NSW train drivers are stopping work again as the long-running stoush continues between the union and state government.
The Rail, Tram and Bus Union (RTBU) says the impact on commuters will be minimal, with a four-hour strike ending at 4am on Thursday.
However, Transport for NSW says services will be affected three hours before the stoppage is scheduled to start and four hours after it ends.
Intercity and regional services running with the existing fleet of trains will also be impacted on Thursday morning.
“Our customers will start to feel the effects from around 9pm on Wednesday evening, with a reduced frequency on all lines,” Sydney Trains chief executive Matt Longland said.
Trains need to be stabled at depots before the protected industrial action begins to ensure safety across the network, he said.
Commuters should not expect a fully operational timetable until 8am on Thursday, Mr Longland said.
“We encourage customers to avoid travelling on the rail network late on Wednesday evening and early on Thursday morning, and to check if other public transport options are available during this period,” he said.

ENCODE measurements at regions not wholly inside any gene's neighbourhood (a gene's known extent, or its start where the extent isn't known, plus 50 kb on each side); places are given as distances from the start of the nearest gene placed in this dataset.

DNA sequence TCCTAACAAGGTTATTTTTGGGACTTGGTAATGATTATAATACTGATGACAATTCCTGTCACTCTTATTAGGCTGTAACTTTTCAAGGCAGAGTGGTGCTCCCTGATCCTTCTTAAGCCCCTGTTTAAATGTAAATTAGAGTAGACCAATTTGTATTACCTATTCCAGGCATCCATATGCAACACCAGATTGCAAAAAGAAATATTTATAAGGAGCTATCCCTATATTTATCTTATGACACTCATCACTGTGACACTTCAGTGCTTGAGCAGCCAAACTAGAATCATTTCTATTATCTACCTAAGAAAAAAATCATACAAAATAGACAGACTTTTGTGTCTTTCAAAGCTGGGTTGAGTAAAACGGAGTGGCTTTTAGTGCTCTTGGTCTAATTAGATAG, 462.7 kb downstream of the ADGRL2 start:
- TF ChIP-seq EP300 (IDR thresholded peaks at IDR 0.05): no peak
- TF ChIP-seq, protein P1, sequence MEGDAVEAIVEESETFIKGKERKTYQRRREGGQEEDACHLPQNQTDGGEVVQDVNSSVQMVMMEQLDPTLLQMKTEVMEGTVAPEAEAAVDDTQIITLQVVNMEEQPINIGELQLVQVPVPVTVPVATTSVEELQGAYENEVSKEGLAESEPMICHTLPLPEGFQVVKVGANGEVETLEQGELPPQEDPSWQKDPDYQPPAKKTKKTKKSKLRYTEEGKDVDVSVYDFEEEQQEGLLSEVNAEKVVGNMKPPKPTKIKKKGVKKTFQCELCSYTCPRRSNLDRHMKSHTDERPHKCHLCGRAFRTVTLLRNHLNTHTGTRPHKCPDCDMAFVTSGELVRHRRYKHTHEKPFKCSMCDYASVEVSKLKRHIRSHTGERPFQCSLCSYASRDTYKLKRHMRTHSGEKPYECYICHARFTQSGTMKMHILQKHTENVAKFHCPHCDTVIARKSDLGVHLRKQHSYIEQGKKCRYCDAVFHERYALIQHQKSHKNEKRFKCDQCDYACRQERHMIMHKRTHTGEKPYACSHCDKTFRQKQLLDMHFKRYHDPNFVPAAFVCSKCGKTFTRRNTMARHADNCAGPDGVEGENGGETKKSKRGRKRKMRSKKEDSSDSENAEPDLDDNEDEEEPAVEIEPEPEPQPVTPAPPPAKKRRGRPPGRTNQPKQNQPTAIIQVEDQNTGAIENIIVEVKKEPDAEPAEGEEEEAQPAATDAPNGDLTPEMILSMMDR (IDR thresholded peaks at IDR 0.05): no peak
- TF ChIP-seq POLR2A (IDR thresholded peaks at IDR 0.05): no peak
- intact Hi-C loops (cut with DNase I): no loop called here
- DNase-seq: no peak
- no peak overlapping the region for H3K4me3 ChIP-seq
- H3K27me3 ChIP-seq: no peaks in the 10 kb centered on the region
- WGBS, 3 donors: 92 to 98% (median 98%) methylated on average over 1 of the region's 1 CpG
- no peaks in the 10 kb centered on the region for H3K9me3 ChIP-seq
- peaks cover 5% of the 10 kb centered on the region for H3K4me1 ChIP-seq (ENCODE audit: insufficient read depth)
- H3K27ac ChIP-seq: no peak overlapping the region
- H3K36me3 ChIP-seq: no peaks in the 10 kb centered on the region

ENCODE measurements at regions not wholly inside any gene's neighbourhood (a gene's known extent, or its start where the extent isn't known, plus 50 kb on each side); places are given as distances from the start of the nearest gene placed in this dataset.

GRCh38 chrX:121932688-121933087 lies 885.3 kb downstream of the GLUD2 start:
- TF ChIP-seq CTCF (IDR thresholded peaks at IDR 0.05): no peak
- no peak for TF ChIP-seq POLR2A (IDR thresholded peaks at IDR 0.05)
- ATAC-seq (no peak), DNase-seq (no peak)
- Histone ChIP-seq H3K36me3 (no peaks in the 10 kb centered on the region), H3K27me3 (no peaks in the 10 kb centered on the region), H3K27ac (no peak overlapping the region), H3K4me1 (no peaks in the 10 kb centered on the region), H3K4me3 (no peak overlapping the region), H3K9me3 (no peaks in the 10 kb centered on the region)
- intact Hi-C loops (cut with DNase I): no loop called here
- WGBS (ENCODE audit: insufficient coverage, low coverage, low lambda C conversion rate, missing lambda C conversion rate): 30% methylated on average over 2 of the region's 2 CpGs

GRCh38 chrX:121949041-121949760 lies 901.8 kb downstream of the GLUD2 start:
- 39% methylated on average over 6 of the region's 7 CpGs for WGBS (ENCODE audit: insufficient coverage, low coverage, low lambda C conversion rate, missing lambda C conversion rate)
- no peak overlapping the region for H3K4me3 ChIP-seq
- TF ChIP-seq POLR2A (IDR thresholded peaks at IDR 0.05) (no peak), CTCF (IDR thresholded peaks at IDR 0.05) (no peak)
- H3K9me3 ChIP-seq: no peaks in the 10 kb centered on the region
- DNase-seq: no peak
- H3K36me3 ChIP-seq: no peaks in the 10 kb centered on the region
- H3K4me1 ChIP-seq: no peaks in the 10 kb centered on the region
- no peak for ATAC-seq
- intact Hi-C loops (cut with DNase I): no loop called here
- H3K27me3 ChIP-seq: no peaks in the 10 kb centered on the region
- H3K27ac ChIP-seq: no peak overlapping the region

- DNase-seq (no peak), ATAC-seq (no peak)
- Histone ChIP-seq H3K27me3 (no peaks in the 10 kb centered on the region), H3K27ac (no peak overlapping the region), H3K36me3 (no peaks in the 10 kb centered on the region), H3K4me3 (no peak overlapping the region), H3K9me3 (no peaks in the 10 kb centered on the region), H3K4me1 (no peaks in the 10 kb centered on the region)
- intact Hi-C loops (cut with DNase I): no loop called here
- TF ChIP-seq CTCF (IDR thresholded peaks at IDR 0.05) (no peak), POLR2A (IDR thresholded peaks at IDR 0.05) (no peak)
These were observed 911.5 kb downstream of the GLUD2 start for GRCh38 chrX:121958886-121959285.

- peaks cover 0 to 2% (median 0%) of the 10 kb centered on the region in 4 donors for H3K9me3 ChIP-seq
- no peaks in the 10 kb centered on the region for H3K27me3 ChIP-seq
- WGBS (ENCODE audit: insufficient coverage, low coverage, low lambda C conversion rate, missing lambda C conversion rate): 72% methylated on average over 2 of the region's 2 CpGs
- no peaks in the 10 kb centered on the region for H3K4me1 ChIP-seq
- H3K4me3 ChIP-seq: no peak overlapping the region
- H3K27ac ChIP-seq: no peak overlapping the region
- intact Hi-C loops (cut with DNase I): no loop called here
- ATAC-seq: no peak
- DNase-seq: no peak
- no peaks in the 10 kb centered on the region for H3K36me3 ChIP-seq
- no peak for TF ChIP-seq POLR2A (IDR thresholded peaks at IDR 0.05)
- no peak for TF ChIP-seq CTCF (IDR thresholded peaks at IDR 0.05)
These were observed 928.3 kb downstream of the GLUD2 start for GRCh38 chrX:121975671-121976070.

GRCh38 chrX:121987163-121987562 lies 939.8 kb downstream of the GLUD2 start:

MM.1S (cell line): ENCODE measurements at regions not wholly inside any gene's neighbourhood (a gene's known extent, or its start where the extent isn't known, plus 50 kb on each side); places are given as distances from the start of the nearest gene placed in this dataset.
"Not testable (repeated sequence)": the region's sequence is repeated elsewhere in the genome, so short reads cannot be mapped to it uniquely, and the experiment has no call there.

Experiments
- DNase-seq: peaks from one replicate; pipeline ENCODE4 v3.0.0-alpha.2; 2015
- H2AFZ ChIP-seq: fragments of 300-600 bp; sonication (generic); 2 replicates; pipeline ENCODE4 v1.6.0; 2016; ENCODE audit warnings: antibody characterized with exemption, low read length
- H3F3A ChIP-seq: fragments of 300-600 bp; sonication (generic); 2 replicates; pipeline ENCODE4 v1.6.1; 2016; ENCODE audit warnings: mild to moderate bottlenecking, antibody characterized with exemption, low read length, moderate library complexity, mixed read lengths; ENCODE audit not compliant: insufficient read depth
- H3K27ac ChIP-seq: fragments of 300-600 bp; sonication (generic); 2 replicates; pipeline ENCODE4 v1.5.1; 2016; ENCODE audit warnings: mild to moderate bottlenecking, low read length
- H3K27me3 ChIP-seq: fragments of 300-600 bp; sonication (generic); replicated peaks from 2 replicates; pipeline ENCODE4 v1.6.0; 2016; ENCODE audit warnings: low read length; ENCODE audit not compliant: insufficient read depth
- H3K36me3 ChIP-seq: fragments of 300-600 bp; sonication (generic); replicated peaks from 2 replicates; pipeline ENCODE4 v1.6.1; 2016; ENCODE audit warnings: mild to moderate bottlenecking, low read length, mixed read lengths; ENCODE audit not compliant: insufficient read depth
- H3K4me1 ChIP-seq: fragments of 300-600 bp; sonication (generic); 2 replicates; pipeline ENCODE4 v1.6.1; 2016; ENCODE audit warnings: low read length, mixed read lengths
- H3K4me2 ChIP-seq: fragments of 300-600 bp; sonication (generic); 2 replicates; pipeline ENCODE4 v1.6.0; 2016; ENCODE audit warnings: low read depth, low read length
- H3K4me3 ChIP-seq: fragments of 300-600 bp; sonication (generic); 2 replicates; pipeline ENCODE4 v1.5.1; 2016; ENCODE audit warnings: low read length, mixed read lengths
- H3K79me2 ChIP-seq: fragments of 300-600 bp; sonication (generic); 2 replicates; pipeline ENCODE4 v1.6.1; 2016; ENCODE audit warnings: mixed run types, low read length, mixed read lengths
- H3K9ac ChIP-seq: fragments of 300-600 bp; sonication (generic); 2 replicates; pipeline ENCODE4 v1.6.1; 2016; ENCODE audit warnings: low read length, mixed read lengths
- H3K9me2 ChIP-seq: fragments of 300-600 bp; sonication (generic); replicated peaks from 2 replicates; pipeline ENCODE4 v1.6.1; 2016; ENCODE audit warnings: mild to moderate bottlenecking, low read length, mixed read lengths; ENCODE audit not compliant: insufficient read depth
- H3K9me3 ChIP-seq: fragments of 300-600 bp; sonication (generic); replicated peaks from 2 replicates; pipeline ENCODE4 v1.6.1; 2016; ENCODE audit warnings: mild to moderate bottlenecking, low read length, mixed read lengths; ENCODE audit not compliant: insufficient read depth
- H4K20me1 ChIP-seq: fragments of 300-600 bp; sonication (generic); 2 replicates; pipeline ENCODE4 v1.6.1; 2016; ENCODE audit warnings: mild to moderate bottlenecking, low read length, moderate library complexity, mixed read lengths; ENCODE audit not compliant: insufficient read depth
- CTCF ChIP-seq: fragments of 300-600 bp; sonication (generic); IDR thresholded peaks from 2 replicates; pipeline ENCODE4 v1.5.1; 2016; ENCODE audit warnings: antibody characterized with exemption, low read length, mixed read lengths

RTBU NSW secretary Alex Claassens said the industrial action was scheduled to minimise impact on commuters while sending a message to the government.
“The action will obviously stop trains during the early hours of Thursday, and potentially have a small impact in the hours before and after the action,” he said.
The union and government remain at loggerheads over a new enterprise agreement as well as safety modifications to the mothballed Korean-built New Intercity Fleet (NIF).
He says the government is refusing to sign a deed confirming it will make safety modifications and guarantee the cost won’t come at the expense of wages and conditions.
NSW TrainLink chief executive Dale Merrick said services were expected to resume about 5.30am, with a disrupted timetable operating for several hours after that, and coaches replacing trains for some routes.
The union said it has signed off on a deed that would settle the intercity train dispute, but the government is refusing to sign until a full enterprise agreement is reached.
“We won’t be bullied into accepting an inferior enterprise agreement in order to get safe trains on our network,” Mr Claassens said.